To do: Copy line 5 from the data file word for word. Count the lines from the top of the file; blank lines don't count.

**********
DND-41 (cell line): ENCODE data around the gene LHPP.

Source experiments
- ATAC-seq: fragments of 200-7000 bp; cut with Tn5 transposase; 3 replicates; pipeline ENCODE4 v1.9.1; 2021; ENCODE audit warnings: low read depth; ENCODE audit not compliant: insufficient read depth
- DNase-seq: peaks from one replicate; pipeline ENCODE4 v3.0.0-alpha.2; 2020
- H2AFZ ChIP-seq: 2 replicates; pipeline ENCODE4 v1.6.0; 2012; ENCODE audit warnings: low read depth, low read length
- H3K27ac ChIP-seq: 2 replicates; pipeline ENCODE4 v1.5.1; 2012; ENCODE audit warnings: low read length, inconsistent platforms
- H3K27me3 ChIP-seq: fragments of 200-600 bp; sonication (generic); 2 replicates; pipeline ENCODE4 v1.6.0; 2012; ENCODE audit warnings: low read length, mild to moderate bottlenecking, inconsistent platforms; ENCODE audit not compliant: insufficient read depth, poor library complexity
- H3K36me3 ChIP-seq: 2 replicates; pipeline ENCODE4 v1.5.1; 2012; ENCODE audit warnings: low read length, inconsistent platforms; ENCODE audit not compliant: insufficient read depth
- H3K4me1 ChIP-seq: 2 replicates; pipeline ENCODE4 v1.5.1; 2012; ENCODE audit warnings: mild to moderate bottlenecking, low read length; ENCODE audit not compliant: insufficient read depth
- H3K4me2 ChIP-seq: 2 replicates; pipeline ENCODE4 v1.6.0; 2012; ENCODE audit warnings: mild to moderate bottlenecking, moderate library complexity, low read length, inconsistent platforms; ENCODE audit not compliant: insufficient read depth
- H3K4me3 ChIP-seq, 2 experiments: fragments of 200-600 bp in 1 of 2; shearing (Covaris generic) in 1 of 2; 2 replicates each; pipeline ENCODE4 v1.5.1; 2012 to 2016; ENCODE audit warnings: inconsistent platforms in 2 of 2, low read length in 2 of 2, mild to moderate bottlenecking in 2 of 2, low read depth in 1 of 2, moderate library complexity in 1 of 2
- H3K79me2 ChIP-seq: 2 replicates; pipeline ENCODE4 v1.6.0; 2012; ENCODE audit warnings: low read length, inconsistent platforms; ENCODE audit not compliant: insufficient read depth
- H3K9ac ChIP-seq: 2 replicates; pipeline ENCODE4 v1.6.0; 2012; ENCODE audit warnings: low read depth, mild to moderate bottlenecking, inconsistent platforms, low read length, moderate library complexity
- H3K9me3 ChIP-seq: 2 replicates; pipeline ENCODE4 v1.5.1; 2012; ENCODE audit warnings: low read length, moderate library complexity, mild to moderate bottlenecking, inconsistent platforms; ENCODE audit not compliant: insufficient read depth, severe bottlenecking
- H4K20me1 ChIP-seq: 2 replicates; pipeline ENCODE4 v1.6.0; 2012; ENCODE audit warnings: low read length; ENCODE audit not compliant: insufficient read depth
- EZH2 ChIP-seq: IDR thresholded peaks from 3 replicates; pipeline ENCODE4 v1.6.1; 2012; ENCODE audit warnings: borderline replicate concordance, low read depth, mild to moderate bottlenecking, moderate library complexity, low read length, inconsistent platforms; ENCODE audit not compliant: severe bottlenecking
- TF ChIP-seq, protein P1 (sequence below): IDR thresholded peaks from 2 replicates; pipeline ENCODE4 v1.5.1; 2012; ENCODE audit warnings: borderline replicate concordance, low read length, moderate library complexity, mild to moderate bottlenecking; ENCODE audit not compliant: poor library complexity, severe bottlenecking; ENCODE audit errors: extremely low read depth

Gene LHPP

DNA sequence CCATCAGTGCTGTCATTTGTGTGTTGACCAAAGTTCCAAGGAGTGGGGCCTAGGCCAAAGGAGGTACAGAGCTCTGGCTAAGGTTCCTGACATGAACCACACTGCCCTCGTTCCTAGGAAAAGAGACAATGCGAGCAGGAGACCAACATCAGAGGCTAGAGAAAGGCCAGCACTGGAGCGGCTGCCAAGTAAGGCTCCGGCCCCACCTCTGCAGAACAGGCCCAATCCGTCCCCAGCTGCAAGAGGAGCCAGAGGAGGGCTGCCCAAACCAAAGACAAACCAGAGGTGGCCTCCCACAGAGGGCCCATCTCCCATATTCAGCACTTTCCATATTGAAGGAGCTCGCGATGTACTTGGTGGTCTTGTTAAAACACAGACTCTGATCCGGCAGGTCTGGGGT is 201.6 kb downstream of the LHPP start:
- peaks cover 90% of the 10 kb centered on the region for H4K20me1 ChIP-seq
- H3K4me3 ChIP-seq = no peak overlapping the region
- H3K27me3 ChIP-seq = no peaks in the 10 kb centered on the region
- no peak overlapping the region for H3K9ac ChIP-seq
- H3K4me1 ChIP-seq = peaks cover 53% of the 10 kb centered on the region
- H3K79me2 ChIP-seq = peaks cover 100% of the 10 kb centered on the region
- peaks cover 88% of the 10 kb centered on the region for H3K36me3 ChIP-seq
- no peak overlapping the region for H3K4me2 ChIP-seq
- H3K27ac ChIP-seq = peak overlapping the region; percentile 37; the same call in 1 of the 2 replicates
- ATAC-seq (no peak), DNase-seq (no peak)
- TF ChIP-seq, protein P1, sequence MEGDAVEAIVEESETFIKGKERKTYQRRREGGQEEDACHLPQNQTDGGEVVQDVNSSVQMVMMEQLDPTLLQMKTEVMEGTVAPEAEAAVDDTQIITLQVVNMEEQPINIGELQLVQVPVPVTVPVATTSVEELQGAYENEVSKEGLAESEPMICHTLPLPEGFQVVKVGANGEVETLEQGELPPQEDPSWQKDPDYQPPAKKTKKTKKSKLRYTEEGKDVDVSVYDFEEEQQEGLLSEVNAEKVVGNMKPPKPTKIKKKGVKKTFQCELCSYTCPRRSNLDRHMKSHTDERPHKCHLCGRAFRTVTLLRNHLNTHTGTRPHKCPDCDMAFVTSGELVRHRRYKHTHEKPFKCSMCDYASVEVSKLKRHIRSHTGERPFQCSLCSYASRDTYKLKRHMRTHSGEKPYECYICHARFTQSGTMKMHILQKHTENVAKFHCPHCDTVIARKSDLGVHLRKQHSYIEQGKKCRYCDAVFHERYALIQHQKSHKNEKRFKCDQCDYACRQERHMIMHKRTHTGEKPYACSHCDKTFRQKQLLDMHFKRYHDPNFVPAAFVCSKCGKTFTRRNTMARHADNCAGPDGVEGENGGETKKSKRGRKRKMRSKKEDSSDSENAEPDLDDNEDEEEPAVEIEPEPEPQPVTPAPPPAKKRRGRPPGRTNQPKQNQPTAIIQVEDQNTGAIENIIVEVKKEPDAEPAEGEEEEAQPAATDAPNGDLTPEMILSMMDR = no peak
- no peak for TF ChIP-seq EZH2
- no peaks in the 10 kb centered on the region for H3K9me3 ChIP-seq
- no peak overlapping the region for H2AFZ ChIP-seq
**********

- H2AFZ ChIP-seq: 2 replicates; pipeline ENCODE4 v1.6.0; 2012; ENCODE audit warnings: low read depth, low read length